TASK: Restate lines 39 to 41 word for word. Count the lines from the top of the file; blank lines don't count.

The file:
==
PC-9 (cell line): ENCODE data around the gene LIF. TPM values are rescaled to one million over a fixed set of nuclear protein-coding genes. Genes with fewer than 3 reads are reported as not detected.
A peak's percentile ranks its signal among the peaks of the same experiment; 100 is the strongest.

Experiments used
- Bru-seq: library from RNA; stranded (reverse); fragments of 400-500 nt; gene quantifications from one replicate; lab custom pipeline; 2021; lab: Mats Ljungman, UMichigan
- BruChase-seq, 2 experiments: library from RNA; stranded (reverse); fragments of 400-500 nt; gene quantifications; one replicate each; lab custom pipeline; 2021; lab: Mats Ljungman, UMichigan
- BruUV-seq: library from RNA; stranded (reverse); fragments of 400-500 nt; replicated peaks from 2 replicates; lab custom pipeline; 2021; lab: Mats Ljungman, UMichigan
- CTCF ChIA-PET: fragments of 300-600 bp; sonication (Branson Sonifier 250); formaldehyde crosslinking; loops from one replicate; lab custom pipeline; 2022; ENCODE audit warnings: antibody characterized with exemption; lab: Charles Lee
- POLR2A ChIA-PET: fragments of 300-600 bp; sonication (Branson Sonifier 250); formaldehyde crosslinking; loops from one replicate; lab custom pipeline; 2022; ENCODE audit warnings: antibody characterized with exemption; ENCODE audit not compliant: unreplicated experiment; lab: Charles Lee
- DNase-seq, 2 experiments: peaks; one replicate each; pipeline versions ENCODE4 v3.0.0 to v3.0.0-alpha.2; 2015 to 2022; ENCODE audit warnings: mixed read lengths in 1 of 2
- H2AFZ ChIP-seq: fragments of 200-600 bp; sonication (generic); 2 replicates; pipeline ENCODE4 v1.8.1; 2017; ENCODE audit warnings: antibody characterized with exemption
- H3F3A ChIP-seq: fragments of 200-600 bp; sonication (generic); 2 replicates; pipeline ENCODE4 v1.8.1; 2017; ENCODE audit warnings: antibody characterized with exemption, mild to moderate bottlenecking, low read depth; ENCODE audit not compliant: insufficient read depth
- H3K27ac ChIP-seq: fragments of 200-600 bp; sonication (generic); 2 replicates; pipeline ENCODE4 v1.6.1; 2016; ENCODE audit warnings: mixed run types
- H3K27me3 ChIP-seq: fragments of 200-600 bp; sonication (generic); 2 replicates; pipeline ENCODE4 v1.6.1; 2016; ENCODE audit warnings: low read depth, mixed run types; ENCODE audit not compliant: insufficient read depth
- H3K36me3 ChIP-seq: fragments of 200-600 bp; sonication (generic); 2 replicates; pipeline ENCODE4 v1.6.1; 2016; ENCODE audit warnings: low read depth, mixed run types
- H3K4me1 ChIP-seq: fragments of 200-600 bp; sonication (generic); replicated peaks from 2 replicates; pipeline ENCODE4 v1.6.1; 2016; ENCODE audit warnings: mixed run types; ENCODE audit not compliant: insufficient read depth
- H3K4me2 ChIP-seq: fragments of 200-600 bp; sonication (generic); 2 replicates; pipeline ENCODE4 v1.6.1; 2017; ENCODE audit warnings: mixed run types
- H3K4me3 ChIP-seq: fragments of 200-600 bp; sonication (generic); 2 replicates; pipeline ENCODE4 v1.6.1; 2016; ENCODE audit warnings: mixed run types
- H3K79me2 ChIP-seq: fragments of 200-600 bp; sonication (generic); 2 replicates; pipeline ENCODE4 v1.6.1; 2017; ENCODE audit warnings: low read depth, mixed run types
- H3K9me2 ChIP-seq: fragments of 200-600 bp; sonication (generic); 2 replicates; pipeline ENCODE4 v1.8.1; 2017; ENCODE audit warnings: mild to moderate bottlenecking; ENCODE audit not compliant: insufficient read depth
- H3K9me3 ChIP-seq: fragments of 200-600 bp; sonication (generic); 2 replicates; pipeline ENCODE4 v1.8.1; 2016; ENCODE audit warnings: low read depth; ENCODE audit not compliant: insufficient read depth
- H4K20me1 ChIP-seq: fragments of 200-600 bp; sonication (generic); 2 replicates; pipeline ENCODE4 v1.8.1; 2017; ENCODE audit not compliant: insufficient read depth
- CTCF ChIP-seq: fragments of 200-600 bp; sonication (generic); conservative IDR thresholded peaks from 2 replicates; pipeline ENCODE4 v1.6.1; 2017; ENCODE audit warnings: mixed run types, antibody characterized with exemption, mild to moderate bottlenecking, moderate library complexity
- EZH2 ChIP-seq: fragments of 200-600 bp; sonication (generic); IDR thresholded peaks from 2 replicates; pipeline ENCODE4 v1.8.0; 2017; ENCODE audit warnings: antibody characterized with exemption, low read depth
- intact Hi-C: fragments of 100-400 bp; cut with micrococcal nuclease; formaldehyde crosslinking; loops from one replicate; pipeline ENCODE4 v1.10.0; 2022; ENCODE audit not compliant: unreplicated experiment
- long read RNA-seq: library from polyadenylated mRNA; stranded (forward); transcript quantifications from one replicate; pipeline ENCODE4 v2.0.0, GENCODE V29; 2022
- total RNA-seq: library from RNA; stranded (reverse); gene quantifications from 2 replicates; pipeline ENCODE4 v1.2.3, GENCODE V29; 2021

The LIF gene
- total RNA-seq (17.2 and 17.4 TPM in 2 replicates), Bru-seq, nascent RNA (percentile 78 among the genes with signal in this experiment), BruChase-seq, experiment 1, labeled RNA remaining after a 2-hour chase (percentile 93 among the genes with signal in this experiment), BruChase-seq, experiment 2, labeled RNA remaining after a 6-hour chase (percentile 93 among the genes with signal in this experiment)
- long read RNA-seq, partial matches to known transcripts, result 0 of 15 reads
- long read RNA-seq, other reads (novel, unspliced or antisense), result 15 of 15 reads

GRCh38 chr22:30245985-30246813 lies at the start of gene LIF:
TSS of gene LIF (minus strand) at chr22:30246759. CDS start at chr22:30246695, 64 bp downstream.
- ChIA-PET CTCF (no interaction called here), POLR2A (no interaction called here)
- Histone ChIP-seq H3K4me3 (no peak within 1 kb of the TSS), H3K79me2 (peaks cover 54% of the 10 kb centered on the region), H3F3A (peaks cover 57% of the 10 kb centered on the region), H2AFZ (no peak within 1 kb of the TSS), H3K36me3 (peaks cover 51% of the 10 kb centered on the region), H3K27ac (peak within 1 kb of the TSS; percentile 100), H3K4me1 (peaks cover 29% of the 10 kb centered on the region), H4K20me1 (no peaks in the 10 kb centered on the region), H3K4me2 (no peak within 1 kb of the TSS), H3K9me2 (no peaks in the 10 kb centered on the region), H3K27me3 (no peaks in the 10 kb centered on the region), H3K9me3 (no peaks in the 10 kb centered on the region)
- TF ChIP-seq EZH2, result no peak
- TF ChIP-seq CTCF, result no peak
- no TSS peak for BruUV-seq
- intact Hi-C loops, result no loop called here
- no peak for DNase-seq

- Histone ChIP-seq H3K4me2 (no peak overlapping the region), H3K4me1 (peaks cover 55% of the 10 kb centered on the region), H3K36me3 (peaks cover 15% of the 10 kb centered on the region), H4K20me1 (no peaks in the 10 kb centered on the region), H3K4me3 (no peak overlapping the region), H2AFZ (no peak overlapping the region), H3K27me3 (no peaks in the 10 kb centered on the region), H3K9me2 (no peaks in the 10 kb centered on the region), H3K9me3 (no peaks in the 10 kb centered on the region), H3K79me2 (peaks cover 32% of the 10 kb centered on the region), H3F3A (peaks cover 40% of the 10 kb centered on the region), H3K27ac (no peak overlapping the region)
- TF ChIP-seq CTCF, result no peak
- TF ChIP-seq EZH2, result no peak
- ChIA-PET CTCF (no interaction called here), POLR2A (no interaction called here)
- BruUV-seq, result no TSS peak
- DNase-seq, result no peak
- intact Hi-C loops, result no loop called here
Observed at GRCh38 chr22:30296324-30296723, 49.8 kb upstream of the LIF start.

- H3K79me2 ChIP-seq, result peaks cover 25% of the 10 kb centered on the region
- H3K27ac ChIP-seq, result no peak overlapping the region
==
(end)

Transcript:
- no peak for DNase-seq

- Histone ChIP-seq H3K4me2 (no peak overlapping the region), H3K4me1 (peaks cover 55% of the 10 kb centered on the region), H3K36me3 (peaks cover 15% of the 10 kb centered on the region), H4K20me1 (no peaks in the 10 kb centered on the region), H3K4me3 (no peak overlapping the region), H2AFZ (no peak overlapping the region), H3K27me3 (no peaks in the 10 kb centered on the region), H3K9me2 (no peaks in the 10 kb centered on the region), H3K9me3 (no peaks in the 10 kb centered on the region), H3K79me2 (peaks cover 32% of the 10 kb centered on the region), H3F3A (peaks cover 40% of the 10 kb centered on the region), H3K27ac (no peak overlapping the region)
- TF ChIP-seq CTCF, result no peak